Saying goodbye to an old and faithful friend was hard but the decision had been in the making as the expense of owning, insuring and maintaining 3 old motor cars did not add up. Living in the countryside we are dependent on a car working so that we can get into the nearby market town of Aracena. With work on the house more or less our job at present we also have to go into the builders merchants and other DIY stores for this and that. It is true that we could get most provisions from the village and we have at times done that. It is a one kilometre walk and would need to be done early in the morning in the heat we are having now. The last few days the car had been cleared and was probably feeling more looked after than ever with no general clutter. However it was given a couple of final jobs to do. One was clearing all the metal fencing and rusty barrels from my Huerta. For this we packed the car with as much of the fencing and metal scaps as we could and drove off to find the escombrera or dump. We had been told that it was up the road from the supermarket about a kilometre. We were then lucky to see the sign but then found ourselves on a long, dusty and rutted track. We were relieved when we saw a small lorry coming down and also that it was Manolo of the builders we had had last year, Garcia Romero de Oso. We spoke with him and he looked at the back of our car and said it was a bit further on but wait as there was a big lorry coming. And indeed one did. Am not sure what all the builders make of us as we try to do so much ourself. And when will we finally finish. Similar to when we finally bought the house maybe there will be smoke signals over Aracena. We carried on along this dusty track,mast some real farming of animals with major sheds and at one point a beautiful view down the valley towards Aracena and a view of the castle. The old car valiantly made its way along until we found the top of a hill with lots of rubble. This was no recycling dump known to me, but this was where landfill really happens. We looked around but could not find any area for metals. There was some rubble with metal piled up so we ended up leaving it there. Still no one in sight. The car bravely returned along the bumpy track with its engine getting a little hot in the 30 degrees heat. But not quite its last On Friday morning with the car all clear we headed for the Desguace. The car was finally going ‘bajo’ or under. It seems to the Underworld rather than the high heavens for cars. I drove the other car. As we drove in I had expected to see compacted bricks of metal cars but instead there was a large parking area and office for parts and beyond a high fence and gates, the old cars were on trailers, stacked up almost 10 by 10. Is this what it is like in limbo and without limbs. All the cars were tyreless, and a little torn apart, probably even more with their vital organs taken first. The reception area was staffed by a pretty spanish lady amid a majority of mechanico men. She had to send out an intercom message to the man responsible as she was not sure about our forms. At this point we wondered if the car had been saved but no its demise was near. With a bit more discussion and stamping it was all agreed; a paltry 50 euros, but we were not keen to bargain, and we kept the battery, we departed in one old green car, leaving our old white one to its recycled fate. Have tried to capture the information about how much of each car is recycled by the desguace branch of Melli. Big car dealers in the town. For the love of the motor car we had a wake in Aracena with tinto verano and cerveza sin and I researched the Internet on how much progress was being made with solar cars. Cars the sacred cow of the West and now the East. But it seems China has started to produce solar charging cars. And about time too. From Naomi Klein’s research for her book it seems to me now that the western world is hanging on to fossil fuels when it is no longer necessary. She reports how companies like Shell have divested from renewable research and development and as we all know headed out to get more oil from the Arctic. Have the Chinese regained an ancient wisdom through suffering Dickensian pollution from dear old carbon? I think I could afford one of their solar cars. It would be ideal for our life here in the country and not keep costing the Earth. It is also much needed in rural economies like ours that seem so dependent now on the motor car. Without vehicles the economy of this region would grind to a halt. The building vans, trucks, delivery vehicles, market town services, pharmacies, tourism, car repair garages and sales; so much now depending on the combustion engine and not the donkey cart. In the past many people here lived a very poor life: Subsisting off the land and with a lot of inequality. Now in Spain there is still the effects of the crisis and youth unemployment and a lot of campaigning against the Austerity economics and policies in place. How will ordinary folk be affected if the power needed to drive the economies we know isn’t replaced with renewables? How long can we all afford to live off fossil fuels ? And if we do how much infrastructure breakdown will happen because of climate extremes and disasters? How will the Spanish pueblo survive? Can we put into action NOW all that we can do to keep our planet a safe place for all creatures. For the love of the planet let’s move on from the motor car. Roll on Solar and maybe save a little fossil fuel for the classic cars to have a summer outing. ( Coming in another post : the classic cars and motorbike of the Sierra Aracena Classic car society )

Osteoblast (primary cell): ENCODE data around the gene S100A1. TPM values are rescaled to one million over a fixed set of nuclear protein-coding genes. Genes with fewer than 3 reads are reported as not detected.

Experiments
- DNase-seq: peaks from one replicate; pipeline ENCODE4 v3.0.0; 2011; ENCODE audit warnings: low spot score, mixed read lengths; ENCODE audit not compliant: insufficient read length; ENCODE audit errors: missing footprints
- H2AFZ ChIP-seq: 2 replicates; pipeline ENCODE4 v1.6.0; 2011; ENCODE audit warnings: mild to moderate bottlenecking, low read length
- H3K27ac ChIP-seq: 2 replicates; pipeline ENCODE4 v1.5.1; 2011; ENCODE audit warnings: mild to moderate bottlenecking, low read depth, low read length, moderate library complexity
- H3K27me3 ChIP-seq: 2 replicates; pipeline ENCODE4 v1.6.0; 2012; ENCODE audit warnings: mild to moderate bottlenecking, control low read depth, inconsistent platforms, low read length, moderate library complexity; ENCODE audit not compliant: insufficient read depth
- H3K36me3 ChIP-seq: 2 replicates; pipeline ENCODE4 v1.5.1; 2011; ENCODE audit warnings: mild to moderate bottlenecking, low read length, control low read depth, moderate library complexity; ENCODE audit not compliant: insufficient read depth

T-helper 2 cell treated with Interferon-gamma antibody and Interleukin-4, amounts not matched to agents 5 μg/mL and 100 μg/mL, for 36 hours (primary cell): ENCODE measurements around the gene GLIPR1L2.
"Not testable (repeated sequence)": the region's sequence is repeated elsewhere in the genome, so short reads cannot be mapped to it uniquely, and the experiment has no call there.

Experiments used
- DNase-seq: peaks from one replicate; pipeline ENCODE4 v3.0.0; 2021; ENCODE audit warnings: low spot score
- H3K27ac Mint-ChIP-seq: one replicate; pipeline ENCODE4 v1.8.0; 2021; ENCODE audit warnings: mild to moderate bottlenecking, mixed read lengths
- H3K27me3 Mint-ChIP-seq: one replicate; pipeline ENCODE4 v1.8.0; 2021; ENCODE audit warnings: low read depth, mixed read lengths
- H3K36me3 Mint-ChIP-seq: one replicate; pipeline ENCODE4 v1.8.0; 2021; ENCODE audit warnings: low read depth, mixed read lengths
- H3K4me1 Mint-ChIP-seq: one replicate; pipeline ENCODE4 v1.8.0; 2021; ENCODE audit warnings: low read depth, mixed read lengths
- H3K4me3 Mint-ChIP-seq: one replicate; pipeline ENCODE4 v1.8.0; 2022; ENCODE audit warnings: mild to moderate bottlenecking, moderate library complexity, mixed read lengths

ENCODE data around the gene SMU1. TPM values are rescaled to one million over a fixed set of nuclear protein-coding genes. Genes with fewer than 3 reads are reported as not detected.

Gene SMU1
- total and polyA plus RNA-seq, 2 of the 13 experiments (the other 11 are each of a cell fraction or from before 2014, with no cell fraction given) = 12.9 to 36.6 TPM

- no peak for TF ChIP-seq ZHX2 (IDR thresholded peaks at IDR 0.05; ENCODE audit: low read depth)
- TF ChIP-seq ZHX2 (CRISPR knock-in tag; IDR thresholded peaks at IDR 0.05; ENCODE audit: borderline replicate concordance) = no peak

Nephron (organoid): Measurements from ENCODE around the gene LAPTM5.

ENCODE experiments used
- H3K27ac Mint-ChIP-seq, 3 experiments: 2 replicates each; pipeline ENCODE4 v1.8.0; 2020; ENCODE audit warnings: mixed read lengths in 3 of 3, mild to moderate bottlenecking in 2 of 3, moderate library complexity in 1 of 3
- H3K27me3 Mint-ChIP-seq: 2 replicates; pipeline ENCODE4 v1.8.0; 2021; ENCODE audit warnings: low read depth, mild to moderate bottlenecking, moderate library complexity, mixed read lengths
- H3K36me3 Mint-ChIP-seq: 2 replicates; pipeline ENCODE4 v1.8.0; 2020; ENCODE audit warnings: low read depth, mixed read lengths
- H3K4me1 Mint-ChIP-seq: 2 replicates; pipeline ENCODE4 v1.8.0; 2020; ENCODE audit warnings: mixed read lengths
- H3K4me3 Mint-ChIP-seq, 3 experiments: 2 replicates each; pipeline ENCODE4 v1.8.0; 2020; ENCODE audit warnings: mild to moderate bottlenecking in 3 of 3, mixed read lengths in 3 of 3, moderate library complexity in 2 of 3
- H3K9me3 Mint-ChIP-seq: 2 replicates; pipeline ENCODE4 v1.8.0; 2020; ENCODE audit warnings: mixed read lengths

Of all the gifts you might desire,